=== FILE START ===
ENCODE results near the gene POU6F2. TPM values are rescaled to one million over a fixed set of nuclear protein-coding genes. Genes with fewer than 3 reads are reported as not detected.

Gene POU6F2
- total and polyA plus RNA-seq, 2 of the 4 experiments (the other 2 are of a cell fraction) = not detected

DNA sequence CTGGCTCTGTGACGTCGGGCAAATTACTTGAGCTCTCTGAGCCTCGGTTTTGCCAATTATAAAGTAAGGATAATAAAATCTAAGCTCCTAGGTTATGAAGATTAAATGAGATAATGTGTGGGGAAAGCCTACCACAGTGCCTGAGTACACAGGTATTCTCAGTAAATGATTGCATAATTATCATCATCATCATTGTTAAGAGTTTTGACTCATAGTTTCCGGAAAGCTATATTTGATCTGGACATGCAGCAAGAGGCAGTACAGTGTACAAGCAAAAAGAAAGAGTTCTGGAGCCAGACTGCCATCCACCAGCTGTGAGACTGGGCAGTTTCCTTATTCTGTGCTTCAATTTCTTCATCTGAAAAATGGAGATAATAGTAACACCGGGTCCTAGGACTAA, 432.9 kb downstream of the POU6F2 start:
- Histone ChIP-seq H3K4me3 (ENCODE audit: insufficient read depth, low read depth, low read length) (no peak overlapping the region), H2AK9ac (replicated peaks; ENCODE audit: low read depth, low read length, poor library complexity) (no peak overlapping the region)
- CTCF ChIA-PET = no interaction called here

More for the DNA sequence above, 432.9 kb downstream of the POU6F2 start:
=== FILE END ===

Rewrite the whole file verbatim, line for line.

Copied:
ENCODE results near the gene POU6F2. TPM values are rescaled to one million over a fixed set of nuclear protein-coding genes. Genes with fewer than 3 reads are reported as not detected.

Gene POU6F2
- total and polyA plus RNA-seq, 2 of the 4 experiments (the other 2 are of a cell fraction) = not detected

DNA sequence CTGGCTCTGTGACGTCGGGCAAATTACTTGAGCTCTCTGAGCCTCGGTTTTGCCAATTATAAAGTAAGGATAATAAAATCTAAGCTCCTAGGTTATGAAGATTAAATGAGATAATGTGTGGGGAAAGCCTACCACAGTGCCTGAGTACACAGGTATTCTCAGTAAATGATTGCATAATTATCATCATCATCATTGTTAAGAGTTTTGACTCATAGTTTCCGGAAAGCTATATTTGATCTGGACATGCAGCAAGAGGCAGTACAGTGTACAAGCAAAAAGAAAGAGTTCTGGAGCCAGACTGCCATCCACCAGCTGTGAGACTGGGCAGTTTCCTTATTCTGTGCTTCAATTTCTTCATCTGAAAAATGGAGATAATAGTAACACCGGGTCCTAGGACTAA, 432.9 kb downstream of the POU6F2 start:
- Histone ChIP-seq H3K4me3 (ENCODE audit: insufficient read depth, low read depth, low read length) (no peak overlapping the region), H2AK9ac (replicated peaks; ENCODE audit: low read depth, low read length, poor library complexity) (no peak overlapping the region)
- CTCF ChIA-PET = no interaction called here

More for the DNA sequence above, 432.9 kb downstream of the POU6F2 start: